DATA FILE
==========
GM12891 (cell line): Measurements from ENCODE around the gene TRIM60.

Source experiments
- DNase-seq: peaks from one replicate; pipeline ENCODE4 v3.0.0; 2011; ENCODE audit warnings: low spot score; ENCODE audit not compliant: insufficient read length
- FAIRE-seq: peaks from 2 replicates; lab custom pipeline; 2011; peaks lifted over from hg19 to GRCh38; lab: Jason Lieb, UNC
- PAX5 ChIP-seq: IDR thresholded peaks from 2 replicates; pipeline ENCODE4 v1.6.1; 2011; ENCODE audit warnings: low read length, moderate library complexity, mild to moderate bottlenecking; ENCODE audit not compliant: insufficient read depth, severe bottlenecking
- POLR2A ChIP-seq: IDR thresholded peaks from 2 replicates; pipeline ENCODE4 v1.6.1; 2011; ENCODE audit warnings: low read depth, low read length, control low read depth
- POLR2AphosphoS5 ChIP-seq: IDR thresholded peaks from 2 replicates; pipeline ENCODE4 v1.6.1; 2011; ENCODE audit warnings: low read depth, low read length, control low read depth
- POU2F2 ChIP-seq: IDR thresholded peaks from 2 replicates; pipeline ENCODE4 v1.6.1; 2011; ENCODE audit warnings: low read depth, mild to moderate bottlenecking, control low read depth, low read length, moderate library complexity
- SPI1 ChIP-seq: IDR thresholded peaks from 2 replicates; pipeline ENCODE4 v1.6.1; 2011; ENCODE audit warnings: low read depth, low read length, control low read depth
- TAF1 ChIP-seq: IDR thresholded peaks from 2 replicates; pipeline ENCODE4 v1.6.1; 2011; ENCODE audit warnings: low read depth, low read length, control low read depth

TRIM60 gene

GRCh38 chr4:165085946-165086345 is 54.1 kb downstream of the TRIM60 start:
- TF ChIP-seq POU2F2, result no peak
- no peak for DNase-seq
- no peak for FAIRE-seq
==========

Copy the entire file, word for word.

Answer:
GM12891 (cell line): Measurements from ENCODE around the gene TRIM60.

Source experiments
- DNase-seq: peaks from one replicate; pipeline ENCODE4 v3.0.0; 2011; ENCODE audit warnings: low spot score; ENCODE audit not compliant: insufficient read length
- FAIRE-seq: peaks from 2 replicates; lab custom pipeline; 2011; peaks lifted over from hg19 to GRCh38; lab: Jason Lieb, UNC
- PAX5 ChIP-seq: IDR thresholded peaks from 2 replicates; pipeline ENCODE4 v1.6.1; 2011; ENCODE audit warnings: low read length, moderate library complexity, mild to moderate bottlenecking; ENCODE audit not compliant: insufficient read depth, severe bottlenecking
- POLR2A ChIP-seq: IDR thresholded peaks from 2 replicates; pipeline ENCODE4 v1.6.1; 2011; ENCODE audit warnings: low read depth, low read length, control low read depth
- POLR2AphosphoS5 ChIP-seq: IDR thresholded peaks from 2 replicates; pipeline ENCODE4 v1.6.1; 2011; ENCODE audit warnings: low read depth, low read length, control low read depth
- POU2F2 ChIP-seq: IDR thresholded peaks from 2 replicates; pipeline ENCODE4 v1.6.1; 2011; ENCODE audit warnings: low read depth, mild to moderate bottlenecking, control low read depth, low read length, moderate library complexity
- SPI1 ChIP-seq: IDR thresholded peaks from 2 replicates; pipeline ENCODE4 v1.6.1; 2011; ENCODE audit warnings: low read depth, low read length, control low read depth
- TAF1 ChIP-seq: IDR thresholded peaks from 2 replicates; pipeline ENCODE4 v1.6.1; 2011; ENCODE audit warnings: low read depth, low read length, control low read depth

TRIM60 gene

GRCh38 chr4:165085946-165086345 is 54.1 kb downstream of the TRIM60 start:
- TF ChIP-seq POU2F2, result no peak
- no peak for DNase-seq
- no peak for FAIRE-seq